Tuesday, September 30, 2014

The Loophole around Canadian Content

The Canadian Radio-television and Telecommunications Commission has recently drawn attention in this country for trying to regulate Netflix. Netflix’s content competitors, Bell, Rogers and others have complained about Netflix’s ability to circumvent regulations that impede their own performance. The CRTC threatened Netflix to regulate them and impose penalties if they did not voluntarily comply, which Netflix has declined to do.

It strikes me that Canadian content laws rest in a place that between meaningless and useful to make them just ineffective. As I understand it Canadian content laws require a certain percentage of their broadcasts to contain material made in this country. Going off of my memory (and I admit I could be wrong here) during prime time, defined as between 6 PM and midnight has to a certain percentage produce in Canada. Theoretically this is to encourage the broadcast of Canadian television shows, and encourage these companies to produce their own shows set in Canadian locales and themes. However, Global, CTV, CityTV and others use the time to broadcast their news hours, evening and late night, and simultaneously show American television programs.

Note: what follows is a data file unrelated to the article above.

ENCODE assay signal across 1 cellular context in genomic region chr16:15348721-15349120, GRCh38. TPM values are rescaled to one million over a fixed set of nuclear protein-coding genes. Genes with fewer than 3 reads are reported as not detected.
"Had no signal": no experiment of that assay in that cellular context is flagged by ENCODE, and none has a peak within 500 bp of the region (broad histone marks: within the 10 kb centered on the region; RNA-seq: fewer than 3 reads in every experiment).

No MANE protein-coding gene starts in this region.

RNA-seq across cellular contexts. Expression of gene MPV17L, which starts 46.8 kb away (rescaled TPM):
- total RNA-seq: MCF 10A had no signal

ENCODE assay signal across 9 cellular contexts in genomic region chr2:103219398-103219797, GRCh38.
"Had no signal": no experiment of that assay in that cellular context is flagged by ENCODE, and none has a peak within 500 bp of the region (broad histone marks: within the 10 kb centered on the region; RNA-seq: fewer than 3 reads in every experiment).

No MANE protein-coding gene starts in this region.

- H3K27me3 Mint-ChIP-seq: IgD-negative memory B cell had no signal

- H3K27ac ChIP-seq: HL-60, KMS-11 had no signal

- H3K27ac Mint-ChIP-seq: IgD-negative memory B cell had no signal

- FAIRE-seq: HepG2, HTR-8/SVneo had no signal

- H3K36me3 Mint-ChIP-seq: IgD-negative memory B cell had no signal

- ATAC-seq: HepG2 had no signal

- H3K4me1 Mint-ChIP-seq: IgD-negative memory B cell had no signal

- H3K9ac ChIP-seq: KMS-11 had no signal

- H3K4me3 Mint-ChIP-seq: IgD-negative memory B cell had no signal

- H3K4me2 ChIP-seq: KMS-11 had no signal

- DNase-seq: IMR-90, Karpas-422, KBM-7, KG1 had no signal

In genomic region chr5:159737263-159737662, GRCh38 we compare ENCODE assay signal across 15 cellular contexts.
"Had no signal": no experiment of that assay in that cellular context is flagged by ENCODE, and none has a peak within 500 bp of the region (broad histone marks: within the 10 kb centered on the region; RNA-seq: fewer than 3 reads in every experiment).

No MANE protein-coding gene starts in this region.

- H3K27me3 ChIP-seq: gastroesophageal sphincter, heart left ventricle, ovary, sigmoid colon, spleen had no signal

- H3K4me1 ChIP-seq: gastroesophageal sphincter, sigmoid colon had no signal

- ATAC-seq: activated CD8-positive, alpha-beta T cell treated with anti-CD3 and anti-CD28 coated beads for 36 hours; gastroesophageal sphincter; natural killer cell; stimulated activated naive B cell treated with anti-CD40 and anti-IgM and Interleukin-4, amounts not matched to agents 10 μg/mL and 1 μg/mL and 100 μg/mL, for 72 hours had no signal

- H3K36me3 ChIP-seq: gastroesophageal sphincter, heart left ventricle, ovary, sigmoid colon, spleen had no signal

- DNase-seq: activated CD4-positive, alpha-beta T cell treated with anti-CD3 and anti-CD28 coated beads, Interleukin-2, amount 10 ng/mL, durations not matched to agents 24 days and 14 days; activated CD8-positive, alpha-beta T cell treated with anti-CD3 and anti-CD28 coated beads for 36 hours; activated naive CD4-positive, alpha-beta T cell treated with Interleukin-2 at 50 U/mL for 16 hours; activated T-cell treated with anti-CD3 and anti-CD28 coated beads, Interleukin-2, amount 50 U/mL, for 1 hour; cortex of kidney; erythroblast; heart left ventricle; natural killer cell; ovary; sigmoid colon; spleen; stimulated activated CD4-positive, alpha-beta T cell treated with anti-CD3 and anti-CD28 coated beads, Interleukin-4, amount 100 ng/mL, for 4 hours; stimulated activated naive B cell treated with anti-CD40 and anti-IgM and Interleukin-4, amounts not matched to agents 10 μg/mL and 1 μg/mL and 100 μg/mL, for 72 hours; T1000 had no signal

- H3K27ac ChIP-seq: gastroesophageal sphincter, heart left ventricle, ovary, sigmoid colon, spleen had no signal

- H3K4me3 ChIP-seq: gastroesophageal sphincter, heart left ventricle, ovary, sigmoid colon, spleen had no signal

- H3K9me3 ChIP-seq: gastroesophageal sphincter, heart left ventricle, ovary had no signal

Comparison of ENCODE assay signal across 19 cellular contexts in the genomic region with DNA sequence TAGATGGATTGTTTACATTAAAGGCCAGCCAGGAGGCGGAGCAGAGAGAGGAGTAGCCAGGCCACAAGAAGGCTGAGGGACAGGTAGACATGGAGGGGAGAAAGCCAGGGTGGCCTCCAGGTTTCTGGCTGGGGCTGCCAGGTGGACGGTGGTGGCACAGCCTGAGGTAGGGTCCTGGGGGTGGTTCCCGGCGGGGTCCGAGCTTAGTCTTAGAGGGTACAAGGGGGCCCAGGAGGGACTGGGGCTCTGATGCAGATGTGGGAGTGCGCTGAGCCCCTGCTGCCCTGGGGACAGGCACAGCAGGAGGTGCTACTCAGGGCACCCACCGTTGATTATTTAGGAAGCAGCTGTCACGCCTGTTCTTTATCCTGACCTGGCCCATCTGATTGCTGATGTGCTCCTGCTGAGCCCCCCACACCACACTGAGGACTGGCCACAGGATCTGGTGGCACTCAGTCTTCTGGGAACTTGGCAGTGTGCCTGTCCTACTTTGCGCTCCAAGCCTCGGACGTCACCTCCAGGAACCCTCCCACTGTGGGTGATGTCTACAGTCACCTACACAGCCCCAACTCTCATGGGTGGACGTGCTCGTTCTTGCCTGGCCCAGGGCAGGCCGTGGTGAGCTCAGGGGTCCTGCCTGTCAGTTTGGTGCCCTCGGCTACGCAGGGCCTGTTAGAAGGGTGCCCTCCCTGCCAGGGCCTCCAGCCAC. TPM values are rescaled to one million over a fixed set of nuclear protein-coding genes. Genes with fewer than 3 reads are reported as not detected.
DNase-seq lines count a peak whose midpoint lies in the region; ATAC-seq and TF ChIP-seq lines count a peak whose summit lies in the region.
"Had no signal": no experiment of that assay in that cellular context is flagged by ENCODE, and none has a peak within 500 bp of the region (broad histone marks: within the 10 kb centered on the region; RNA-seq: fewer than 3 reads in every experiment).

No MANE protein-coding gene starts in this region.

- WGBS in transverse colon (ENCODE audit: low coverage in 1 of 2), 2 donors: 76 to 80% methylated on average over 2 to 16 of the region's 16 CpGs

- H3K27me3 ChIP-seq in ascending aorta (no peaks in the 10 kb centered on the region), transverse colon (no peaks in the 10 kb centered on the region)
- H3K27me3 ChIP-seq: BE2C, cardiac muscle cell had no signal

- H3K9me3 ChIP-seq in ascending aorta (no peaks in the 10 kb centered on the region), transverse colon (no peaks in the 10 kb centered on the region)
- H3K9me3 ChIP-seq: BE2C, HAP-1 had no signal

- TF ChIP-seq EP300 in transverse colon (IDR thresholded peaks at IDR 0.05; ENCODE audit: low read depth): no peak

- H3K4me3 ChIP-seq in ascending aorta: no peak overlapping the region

As near as I can tell the Canadian content laws for television have done nothing to encourage broadcasters to produce new Canadian programs. The occasional show pops up, such as Corner Gas or Murdoch Mysteries, but they are by no means the centrepiece of the private television channels. Just flip through the Canadian channels between 7 PM and 11 PM and that much will be clear. In recent years a certain number of Canadian-light shows have been making an appearance, such as Rookie Blue and Orphan Black, which are both quietly set in Toronto and filmed in Canada.

However, as Canadians turn away from their televisions and rely on pay-as-you-go services such as Amazon, iTunes and subscription services like Netflix these regulations seem increasingly irrelevant. Given their toothless nature of the current laws I see no reason why we should continue them unless we fundamentally rethink the approach. I am not comfortable with the idea of mandating what should be broadcast. I think the changing media landscape and the success of shows like Orphan Black and Rookie Blue in the global market that Canadian produced shows can find success elsewhere. This country has a strong and talented film and television industry. I don’t know why a sitcom set in Toronto, or a police procedural in Vancouver could not be successful. American networks don’t disdain Canadian content, and there are so many of them that they’ll take cheaper foreign-made content.